SLAPP stands for “Strategic Lawsuit Against Public Participation.” The name arose in the early 1990s, in response to a trend that many people found very disturbing. Large corporations, or individuals with a lot of power and money, would sue their critics for defamation, even though it would be quite obvious that they have little chance of winning, because their critics were speaking about matters of public concern.
The plaintiffs in these cases, however, were not really concerned with winning these lawsuits. Rather, they just wanted to bury the defendant in litigation they cannot possibly afford to defend, in order to force them into a settlement, which often required them to retract their criticisms. Such lawsuits were given the name “SLAPP.”
How Are Speakers Protected Against SLAPPs?
Obviously, the fact that deep-pocketed entities were using the courts to stifle the free-speech rights of their critics was cause for significant concern. For that reason, several states have passed laws designed to protect individuals and non-profit organizations from these lawsuits.
These laws, known as “Anti-SLAPP Laws”, allow defendants in these lawsuits to have the cases dismissed very early in the proceedings, and to recover attorney’s fees, through what’s known as an Anti-SLAPP motion. In order to prevail on such a motion, the defendant has to show that the statement the plaintiff is suing over concerns a “public issue.” This can be virtually any topic that might be of concern to the public. Once this is established, the burden shifts to the plaintiff to show that it is likely to win its lawsuit on the merits, usually through a showing that the statements it complains of are clearly untrue, and made with knowledge of that fact.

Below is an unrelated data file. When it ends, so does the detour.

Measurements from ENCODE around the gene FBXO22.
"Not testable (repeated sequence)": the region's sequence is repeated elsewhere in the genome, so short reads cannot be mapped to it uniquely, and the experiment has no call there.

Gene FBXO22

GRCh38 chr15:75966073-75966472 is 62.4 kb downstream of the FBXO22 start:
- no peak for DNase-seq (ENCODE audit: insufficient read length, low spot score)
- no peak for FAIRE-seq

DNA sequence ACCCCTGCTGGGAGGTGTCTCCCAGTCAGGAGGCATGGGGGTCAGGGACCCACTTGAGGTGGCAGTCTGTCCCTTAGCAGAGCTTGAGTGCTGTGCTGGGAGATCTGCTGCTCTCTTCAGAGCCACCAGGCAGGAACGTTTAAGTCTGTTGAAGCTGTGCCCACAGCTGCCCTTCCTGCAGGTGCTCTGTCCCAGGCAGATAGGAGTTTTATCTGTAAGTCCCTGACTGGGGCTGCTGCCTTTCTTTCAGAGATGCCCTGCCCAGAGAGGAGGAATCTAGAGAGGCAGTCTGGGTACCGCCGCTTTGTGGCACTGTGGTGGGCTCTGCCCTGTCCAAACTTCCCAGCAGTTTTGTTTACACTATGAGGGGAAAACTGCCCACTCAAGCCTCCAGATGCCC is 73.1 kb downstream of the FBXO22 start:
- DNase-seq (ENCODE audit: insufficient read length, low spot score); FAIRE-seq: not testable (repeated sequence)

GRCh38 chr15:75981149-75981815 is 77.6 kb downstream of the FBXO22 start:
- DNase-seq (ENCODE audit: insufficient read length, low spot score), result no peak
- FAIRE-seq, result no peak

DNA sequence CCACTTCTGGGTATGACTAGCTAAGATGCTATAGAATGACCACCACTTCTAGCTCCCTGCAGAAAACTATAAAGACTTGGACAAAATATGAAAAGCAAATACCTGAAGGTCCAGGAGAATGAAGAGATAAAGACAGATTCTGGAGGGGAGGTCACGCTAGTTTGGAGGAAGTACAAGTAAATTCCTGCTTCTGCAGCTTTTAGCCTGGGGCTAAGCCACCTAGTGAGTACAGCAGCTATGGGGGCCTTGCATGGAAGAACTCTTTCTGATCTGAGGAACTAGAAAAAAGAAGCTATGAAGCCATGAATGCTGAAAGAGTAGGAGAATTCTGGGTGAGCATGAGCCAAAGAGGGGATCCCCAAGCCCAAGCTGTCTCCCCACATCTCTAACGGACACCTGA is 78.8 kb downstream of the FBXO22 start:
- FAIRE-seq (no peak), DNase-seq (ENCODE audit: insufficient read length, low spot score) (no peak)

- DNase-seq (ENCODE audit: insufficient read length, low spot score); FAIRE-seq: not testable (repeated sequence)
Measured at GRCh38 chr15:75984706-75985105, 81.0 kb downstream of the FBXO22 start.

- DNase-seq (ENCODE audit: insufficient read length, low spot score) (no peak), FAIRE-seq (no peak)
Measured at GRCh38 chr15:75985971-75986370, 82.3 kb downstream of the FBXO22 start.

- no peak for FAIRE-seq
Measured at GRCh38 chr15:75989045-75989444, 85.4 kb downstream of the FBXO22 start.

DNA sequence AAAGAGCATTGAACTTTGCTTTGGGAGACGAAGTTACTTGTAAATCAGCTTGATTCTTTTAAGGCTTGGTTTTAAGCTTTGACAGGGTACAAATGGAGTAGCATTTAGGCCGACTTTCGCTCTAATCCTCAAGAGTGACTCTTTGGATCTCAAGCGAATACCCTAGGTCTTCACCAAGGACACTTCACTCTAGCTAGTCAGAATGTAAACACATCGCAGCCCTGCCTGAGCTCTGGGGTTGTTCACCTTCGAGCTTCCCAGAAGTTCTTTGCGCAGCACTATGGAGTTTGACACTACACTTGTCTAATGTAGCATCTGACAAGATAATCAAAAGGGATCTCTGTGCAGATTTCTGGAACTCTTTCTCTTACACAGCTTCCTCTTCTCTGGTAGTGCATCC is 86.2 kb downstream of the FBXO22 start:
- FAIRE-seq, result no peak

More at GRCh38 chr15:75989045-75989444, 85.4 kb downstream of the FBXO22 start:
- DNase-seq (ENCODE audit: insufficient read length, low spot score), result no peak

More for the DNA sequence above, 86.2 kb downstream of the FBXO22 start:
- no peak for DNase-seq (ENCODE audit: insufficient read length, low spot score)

If the plaintiff cannot show that it is likely to win on the merits, the lawsuit is dismissed, and the defendant is usually awarded their attorney’s fees and costs they incurred in defending the suit. However, if the plaintiff shows that they are likely to win on the merits, the lawsuit is allowed to proceed. However, the fact that the court earlier determined that they were likely to win on the merits cannot be used in any way when the jury has to decide the merits of the case. A plaintiff who successfully defeats an Anti-SLAPP motion usually can’t collect attorney’s fees unless they can show that the motion was frivolous.
Approximately half of the states in the U.S. have Anti-SLAPP laws. They vary widely in the degree of protection they provide, but the laws of California and Oregon are generally seen as being the most protective of speakers.
Can a Lawyer Help?
If you are being sued for defamation, and believe that your speech is protected by the First Amendment to the U.S. Constitution, or the equivalent free speech protection in your state constitution, a government attorney
specializing in libel or slander defense, or free speech law, will be able to advise you about the protections provided by the laws of your state, and will be able to file an Anti-SLAPP motion, giving you a good chance of getting the lawsuit dismissed.